Even as we pray continuously, there are times when God calls us to stop what we are doing and engage in more focused prayer. When needs arise, prayer is not our last resort, but our first defense. Any kind of trouble should prompt us to pray. Whether we are wrestling with a financial burden, a broken relationship, or an errant child, God invites us to come to Him first.
And more so, He invites us to pray for one another as a community. We should invite the church to pray for our needs, while we also take the time to pray for the needs of others.
Pray with Gratitude
Do not be anxious about anything, but in every situation, by prayer and petition, with thanksgiving, present your requests to God.- Philippians 4:6
Even as we bring our troubles, our requests, and our needs to God in prayer, we should do so with gratitude, knowing that God hears us. Our prayers of thanksgiving are not limited to mealtimes (though it is good that we thank God for our food). Every provision and every victory, great or small, is an occasion to pause and thank the God who answers our prayers.
Pray with Watchfulness
Devote yourselves to prayer, being watchful and thankful.- Colossians 4:2
In addition to being grateful, our prayers should be watchful. As we commune with God, we have an enemy who seeks to break that connection. We must be wise to temptation and distraction. And we must be receptive to the Lord’s answers when we pray.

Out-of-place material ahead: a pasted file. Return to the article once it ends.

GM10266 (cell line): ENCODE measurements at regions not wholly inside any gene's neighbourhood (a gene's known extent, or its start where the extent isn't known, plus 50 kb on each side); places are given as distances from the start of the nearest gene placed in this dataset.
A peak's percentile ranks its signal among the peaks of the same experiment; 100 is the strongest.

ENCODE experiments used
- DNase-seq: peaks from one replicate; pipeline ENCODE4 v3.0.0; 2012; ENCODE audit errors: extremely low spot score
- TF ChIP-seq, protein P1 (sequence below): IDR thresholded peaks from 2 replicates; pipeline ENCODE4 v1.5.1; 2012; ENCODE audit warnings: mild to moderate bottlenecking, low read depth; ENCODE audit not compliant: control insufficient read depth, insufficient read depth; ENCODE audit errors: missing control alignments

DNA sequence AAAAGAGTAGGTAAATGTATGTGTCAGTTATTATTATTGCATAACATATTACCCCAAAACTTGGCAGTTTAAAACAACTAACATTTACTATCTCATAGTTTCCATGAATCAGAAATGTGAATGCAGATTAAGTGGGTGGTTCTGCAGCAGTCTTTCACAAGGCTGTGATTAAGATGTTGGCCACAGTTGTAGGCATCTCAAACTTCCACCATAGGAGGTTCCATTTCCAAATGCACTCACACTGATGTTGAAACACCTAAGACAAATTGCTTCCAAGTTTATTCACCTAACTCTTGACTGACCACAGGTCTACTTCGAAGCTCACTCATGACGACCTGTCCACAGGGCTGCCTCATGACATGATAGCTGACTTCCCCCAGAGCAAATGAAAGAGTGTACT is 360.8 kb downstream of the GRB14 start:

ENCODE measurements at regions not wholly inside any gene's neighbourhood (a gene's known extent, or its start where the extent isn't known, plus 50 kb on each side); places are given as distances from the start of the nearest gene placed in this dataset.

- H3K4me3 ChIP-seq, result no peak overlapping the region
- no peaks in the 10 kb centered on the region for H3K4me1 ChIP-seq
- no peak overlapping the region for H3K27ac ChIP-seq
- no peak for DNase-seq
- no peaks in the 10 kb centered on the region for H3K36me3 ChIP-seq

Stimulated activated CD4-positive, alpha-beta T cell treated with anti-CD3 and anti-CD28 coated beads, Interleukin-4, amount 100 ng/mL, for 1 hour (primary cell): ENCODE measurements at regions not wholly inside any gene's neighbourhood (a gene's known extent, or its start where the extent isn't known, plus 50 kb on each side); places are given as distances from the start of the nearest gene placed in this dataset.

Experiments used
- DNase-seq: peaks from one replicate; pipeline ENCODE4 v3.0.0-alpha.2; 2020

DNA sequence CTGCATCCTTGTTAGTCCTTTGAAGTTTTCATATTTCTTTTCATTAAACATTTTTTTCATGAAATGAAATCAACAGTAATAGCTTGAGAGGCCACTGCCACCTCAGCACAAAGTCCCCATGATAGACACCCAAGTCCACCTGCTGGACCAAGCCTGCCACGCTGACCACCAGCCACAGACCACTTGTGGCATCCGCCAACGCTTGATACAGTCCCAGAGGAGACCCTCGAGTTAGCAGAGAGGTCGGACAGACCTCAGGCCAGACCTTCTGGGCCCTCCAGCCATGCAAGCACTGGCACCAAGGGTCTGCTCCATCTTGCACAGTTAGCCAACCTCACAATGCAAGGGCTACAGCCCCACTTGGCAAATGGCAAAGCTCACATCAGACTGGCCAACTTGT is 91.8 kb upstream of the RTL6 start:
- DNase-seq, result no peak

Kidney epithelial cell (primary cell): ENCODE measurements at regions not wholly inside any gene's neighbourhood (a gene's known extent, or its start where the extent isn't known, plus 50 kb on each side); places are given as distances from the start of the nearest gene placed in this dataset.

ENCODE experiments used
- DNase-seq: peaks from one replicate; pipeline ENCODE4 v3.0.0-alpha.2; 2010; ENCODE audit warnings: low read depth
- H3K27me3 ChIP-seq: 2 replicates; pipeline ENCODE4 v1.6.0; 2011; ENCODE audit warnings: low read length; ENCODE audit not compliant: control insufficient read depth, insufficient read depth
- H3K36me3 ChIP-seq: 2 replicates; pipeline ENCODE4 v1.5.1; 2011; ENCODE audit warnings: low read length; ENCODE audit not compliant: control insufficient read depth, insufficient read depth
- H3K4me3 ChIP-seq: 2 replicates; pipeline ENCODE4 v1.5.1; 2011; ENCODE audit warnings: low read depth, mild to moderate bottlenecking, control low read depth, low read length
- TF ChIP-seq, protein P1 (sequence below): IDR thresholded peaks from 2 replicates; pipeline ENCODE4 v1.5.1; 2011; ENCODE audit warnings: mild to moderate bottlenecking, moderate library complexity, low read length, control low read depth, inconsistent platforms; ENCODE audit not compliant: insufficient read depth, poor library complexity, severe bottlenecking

And when you pray, do not be like the hypocrites, for they love to pray standing in the synagogues and on the street corners to be seen by others. Truly I tell you, they have received their reward in full. But when you pray, go into your room, close the door and pray to your Father, who is unseen. Then your Father, who sees what is done in secret, will reward you. And when you pray, do not keep on babbling like pagans, for they think they will be heard because of their many words. Do not be like them, for your Father knows what you need before you ask him.- Matthew 6:5-8
When we pray, God invites us to be genuine with Him, to share our hearts. He doesn’t want us to follow a script, and our prayers are not meant to be a show for others. But God does want us to be intentional when we approach Him in prayer.
God delights in His time with us, and He desires to fill us and complete us. And so, we need purposeful, distraction-free prayer time alone with God. It is a good practice to seek Him daily, at whatever time works best, but God is not going to turn us away today for missing prayer time yesterday. But when we make the time for Him, we must bring our whole heart, mind, and focus to our prayer.
We’ve only scratched the surface of what God’s word teaches us about prayer. But even with these few practical steps, we can develop stronger prayer habits. And in doing so, we can experience more enriching and impactful prayer lives.
But we must remember that we are not simply fulfilling a quota or completing a checklist. There are times when we drop everything to pray, and there are times when we weave prayer into our daily routines. But in all of our prayers, we are communing with the Living God, our Creator and Redeemer, who is always with us, and always ready to hear us and answer us.